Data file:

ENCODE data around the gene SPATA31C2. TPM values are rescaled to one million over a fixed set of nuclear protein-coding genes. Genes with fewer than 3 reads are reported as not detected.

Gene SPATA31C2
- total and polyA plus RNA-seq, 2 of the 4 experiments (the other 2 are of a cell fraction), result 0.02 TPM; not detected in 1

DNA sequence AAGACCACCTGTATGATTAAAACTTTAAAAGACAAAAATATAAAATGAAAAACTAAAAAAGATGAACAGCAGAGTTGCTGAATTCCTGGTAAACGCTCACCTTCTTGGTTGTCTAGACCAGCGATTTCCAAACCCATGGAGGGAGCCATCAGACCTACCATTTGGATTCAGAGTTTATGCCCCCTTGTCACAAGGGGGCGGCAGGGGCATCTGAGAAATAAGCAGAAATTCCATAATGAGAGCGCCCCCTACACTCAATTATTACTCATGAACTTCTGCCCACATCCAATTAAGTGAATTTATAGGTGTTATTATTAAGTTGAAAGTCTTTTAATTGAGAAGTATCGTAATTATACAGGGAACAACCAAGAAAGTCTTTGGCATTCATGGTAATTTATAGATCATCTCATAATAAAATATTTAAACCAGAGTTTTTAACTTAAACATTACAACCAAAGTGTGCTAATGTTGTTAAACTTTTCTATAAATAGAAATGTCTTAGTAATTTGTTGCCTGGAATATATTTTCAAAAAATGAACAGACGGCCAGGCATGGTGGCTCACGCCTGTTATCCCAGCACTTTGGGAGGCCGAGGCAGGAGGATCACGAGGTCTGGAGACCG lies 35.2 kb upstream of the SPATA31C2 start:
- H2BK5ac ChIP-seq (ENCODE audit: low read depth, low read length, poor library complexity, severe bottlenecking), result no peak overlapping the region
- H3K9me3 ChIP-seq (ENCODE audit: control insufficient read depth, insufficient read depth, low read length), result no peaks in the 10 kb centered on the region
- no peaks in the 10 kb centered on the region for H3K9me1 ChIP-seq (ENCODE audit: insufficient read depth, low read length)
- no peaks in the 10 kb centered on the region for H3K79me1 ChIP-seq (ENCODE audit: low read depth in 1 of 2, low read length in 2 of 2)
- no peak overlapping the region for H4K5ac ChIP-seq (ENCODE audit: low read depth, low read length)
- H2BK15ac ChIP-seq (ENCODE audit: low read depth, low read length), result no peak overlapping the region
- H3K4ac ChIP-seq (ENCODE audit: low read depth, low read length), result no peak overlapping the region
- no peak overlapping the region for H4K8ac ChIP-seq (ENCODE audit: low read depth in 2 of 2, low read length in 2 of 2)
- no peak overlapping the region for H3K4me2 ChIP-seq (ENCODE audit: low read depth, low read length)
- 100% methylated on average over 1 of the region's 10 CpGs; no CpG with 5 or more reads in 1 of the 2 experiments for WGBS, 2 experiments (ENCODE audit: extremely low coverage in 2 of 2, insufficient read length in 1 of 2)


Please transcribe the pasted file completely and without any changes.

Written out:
ENCODE data around the gene SPATA31C2. TPM values are rescaled to one million over a fixed set of nuclear protein-coding genes. Genes with fewer than 3 reads are reported as not detected.

Gene SPATA31C2
- total and polyA plus RNA-seq, 2 of the 4 experiments (the other 2 are of a cell fraction), result 0.02 TPM; not detected in 1

DNA sequence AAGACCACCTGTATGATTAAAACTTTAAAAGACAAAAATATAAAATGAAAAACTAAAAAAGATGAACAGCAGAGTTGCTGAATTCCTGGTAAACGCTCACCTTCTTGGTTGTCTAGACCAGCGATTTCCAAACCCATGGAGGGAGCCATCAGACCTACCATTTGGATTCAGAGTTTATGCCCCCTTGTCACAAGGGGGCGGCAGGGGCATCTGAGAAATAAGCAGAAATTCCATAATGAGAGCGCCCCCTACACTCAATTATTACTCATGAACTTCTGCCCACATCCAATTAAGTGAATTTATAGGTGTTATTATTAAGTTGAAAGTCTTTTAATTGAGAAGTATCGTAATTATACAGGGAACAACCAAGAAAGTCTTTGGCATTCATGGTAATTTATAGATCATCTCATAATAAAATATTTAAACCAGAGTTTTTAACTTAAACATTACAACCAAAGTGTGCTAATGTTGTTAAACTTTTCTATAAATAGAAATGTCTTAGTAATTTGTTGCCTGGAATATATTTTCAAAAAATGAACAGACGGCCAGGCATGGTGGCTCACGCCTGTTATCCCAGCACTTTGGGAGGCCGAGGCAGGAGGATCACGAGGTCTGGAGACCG lies 35.2 kb upstream of the SPATA31C2 start:
- H2BK5ac ChIP-seq (ENCODE audit: low read depth, low read length, poor library complexity, severe bottlenecking), result no peak overlapping the region
- H3K9me3 ChIP-seq (ENCODE audit: control insufficient read depth, insufficient read depth, low read length), result no peaks in the 10 kb centered on the region
- no peaks in the 10 kb centered on the region for H3K9me1 ChIP-seq (ENCODE audit: insufficient read depth, low read length)
- no peaks in the 10 kb centered on the region for H3K79me1 ChIP-seq (ENCODE audit: low read depth in 1 of 2, low read length in 2 of 2)
- no peak overlapping the region for H4K5ac ChIP-seq (ENCODE audit: low read depth, low read length)
- H2BK15ac ChIP-seq (ENCODE audit: low read depth, low read length), result no peak overlapping the region
- H3K4ac ChIP-seq (ENCODE audit: low read depth, low read length), result no peak overlapping the region
- no peak overlapping the region for H4K8ac ChIP-seq (ENCODE audit: low read depth in 2 of 2, low read length in 2 of 2)
- no peak overlapping the region for H3K4me2 ChIP-seq (ENCODE audit: low read depth, low read length)
- 100% methylated on average over 1 of the region's 10 CpGs; no CpG with 5 or more reads in 1 of the 2 experiments for WGBS, 2 experiments (ENCODE audit: extremely low coverage in 2 of 2, insufficient read length in 1 of 2)